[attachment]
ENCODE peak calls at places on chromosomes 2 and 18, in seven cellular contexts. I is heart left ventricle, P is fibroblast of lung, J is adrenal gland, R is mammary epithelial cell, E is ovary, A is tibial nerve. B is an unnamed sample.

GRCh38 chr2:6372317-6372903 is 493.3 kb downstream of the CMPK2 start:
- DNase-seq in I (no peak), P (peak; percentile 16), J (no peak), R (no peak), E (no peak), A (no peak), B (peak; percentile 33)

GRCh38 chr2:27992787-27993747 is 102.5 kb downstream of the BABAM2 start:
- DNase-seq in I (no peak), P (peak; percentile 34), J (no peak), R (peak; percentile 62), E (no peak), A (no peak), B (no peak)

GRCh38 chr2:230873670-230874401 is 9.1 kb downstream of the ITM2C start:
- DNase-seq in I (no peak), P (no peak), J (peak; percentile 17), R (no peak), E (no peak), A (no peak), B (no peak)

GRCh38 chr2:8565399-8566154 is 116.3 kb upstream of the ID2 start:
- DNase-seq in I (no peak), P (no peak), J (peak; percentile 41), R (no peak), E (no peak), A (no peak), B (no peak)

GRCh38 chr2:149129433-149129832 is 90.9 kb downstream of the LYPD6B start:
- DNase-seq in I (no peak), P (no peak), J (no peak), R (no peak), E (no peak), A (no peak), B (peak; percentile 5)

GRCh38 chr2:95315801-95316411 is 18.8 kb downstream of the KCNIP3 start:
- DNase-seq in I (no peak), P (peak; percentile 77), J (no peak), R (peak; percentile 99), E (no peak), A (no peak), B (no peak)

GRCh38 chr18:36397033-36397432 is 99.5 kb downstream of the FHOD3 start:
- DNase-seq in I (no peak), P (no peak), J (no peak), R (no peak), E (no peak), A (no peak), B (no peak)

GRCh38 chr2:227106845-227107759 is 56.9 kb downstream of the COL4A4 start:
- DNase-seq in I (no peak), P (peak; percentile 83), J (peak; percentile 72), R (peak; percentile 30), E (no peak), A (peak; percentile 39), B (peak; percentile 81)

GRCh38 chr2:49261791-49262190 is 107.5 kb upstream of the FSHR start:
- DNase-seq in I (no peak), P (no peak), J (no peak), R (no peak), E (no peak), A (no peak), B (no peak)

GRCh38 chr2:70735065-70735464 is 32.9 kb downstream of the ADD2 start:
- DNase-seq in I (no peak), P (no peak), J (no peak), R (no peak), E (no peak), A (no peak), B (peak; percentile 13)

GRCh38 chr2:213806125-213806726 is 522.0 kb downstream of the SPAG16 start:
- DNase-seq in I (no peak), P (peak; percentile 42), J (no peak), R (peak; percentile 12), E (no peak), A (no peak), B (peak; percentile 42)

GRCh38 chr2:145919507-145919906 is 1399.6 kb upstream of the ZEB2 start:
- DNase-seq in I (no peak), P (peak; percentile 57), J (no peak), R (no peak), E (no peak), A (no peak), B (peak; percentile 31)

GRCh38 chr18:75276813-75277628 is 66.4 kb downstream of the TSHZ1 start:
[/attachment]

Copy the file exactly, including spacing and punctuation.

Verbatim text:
ENCODE peak calls at places on chromosomes 2 and 18, in seven cellular contexts. I is heart left ventricle, P is fibroblast of lung, J is adrenal gland, R is mammary epithelial cell, E is ovary, A is tibial nerve. B is an unnamed sample.

GRCh38 chr2:6372317-6372903 is 493.3 kb downstream of the CMPK2 start:
- DNase-seq in I (no peak), P (peak; percentile 16), J (no peak), R (no peak), E (no peak), A (no peak), B (peak; percentile 33)

GRCh38 chr2:27992787-27993747 is 102.5 kb downstream of the BABAM2 start:
- DNase-seq in I (no peak), P (peak; percentile 34), J (no peak), R (peak; percentile 62), E (no peak), A (no peak), B (no peak)

GRCh38 chr2:230873670-230874401 is 9.1 kb downstream of the ITM2C start:
- DNase-seq in I (no peak), P (no peak), J (peak; percentile 17), R (no peak), E (no peak), A (no peak), B (no peak)

GRCh38 chr2:8565399-8566154 is 116.3 kb upstream of the ID2 start:
- DNase-seq in I (no peak), P (no peak), J (peak; percentile 41), R (no peak), E (no peak), A (no peak), B (no peak)

GRCh38 chr2:149129433-149129832 is 90.9 kb downstream of the LYPD6B start:
- DNase-seq in I (no peak), P (no peak), J (no peak), R (no peak), E (no peak), A (no peak), B (peak; percentile 5)

GRCh38 chr2:95315801-95316411 is 18.8 kb downstream of the KCNIP3 start:
- DNase-seq in I (no peak), P (peak; percentile 77), J (no peak), R (peak; percentile 99), E (no peak), A (no peak), B (no peak)

GRCh38 chr18:36397033-36397432 is 99.5 kb downstream of the FHOD3 start:
- DNase-seq in I (no peak), P (no peak), J (no peak), R (no peak), E (no peak), A (no peak), B (no peak)

GRCh38 chr2:227106845-227107759 is 56.9 kb downstream of the COL4A4 start:
- DNase-seq in I (no peak), P (peak; percentile 83), J (peak; percentile 72), R (peak; percentile 30), E (no peak), A (peak; percentile 39), B (peak; percentile 81)

GRCh38 chr2:49261791-49262190 is 107.5 kb upstream of the FSHR start:
- DNase-seq in I (no peak), P (no peak), J (no peak), R (no peak), E (no peak), A (no peak), B (no peak)

GRCh38 chr2:70735065-70735464 is 32.9 kb downstream of the ADD2 start:
- DNase-seq in I (no peak), P (no peak), J (no peak), R (no peak), E (no peak), A (no peak), B (peak; percentile 13)

GRCh38 chr2:213806125-213806726 is 522.0 kb downstream of the SPAG16 start:
- DNase-seq in I (no peak), P (peak; percentile 42), J (no peak), R (peak; percentile 12), E (no peak), A (no peak), B (peak; percentile 42)

GRCh38 chr2:145919507-145919906 is 1399.6 kb upstream of the ZEB2 start:
- DNase-seq in I (no peak), P (peak; percentile 57), J (no peak), R (no peak), E (no peak), A (no peak), B (peak; percentile 31)

GRCh38 chr18:75276813-75277628 is 66.4 kb downstream of the TSHZ1 start: